COULD A COMPUTER TAKE YOUR JOB?
AI is a powerful creative tool; can it replace the human touch?
Artificial intelligence algorithms can now replace social media marketing agencies, paint a “new Rembrandt”, project the image of a perfect mother, compose commercially viable music and even direct ads, trailers and short films. Just how worried should creatives be?
According to Matt Webb, global chief technology officer at Mirum, an AI algorithm is theoretically capable of mining data from a brand and a brief and combining it with information gathered to solve problems. In that sense, AI could conceivably answer a creative brief, he concludes.
The reasoning and processes used to teach AI to compose music turn out to be remarkably similar.
Patrick Stobbs, cofounder and chief operating officer of AI music composer Jukedeck, doesn’t seem to believe in the divinity of creativity. Stobbs, a classically trained musician with a music degree from Cambridge, says: “Creativity comes down to immersing yourself in a field, assimilating the information of that world and recombining it in different ways.”
Musicians everywhere, he adds, learn by gaining a deep understanding of their field, breaking down patterns, analysing the effects of what they do, and perfecting and recombining to achieve an intended effect.
“That’s how we taught the AI music,” Stobbs explains. “It analyses large data sets of music, looks for patterns, infers the rules of composition and creates a set of probabilities and rules – such as, 70 per cent of the time, a piece of folk music starts on a tonic cord and, 80 per cent of the time, it ends on a perfect cadence. It then composes, but does not copy, based on these rules.”
And it’s improving and learning all the time. Jukedeck’s compositions from 2014 were received with derision but, by 2015, they were responded to favourably and, by 2016, were indistinguishable from that of a human being.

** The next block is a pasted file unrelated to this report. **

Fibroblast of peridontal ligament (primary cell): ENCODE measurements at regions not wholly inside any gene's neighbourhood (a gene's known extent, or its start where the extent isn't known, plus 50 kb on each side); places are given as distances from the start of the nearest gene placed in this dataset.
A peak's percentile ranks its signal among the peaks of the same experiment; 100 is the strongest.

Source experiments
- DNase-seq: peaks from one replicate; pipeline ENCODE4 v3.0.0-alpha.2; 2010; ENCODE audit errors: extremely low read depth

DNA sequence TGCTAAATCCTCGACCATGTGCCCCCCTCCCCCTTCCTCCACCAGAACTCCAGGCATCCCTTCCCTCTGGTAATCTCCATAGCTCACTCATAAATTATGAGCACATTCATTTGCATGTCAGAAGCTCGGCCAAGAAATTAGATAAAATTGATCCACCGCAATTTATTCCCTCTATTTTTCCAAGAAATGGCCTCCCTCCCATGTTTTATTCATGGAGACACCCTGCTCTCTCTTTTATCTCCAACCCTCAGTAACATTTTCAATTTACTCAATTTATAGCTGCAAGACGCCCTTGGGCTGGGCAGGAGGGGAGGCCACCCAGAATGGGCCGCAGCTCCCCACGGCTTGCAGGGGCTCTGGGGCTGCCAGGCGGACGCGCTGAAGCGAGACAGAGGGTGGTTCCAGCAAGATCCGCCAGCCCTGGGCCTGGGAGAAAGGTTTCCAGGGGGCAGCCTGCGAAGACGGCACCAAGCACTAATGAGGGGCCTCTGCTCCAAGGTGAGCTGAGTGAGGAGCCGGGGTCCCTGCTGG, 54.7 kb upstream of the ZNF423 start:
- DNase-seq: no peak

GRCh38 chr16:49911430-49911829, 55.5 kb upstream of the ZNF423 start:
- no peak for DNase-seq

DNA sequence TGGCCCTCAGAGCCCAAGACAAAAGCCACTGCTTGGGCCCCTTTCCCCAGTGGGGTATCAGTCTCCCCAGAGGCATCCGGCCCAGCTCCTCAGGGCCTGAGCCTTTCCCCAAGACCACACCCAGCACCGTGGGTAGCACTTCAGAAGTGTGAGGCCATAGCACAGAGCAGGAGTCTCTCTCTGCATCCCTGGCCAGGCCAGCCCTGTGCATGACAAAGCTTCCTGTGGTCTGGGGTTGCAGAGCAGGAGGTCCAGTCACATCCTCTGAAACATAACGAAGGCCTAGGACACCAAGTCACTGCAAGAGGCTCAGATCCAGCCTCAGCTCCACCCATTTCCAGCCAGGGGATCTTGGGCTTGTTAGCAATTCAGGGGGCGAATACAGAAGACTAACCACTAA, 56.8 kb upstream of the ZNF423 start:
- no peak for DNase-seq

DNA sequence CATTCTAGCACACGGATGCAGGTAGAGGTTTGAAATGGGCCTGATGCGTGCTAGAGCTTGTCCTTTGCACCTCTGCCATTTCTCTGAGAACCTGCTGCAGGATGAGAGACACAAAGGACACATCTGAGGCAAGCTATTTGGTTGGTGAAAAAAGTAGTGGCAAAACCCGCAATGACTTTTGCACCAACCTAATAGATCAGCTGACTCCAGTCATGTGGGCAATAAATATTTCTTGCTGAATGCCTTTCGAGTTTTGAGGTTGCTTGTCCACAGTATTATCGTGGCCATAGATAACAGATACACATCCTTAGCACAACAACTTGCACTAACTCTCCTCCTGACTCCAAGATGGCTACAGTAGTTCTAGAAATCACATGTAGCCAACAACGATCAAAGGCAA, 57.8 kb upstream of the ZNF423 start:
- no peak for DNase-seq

Jukedeck is capable of producing unique compositions in seconds, tailored to the mood, taste or genre selected by the user. They largely grace YouTube videos but have started being used by brands such as Sotheby’s and Coca- Cola ( in Mexico). The start-up has recently signed a deal with a major advertising network.
But there’s no need for creatives to panic. Not for the next 30 or 40 years, anyway, according to Stuart Waplington. He is chief executive of Happy Finish, a creative tech and content studio with its own “creative AI” division.
“At this point, AI algorithms are still not capable of solving unbounded problems. They cannot, for example, sit down with blank paper and produce copy for you. However, within certain parameters, an AI can solve problems better than a human being,” he says.
And it would be a mistake to think that the ideas and work coming from AI are purely sterile and derivative. “It’s not creative in a human sense, but it has its own otherworldly style,” Waplington says.
Still, creating “The Next Rembrandt” with the aid of AI for ING proved to Bas Korsten, creative partner at J Walter Thompson Amsterdam, that the human ability to think critically is still very much needed. “I’m not worried about losing my job any time soon,” he says. Creative collaborators The team at Happy Finish view their AI creations as collaborators. Assistants that make the impossible possible and improve the creative process.
“We use AI as a basis for personalising a campaign, for example, or we use it as a production tool or creative assistant,” Waplington says. “The best work from AI comes from when it is used collaboratively.”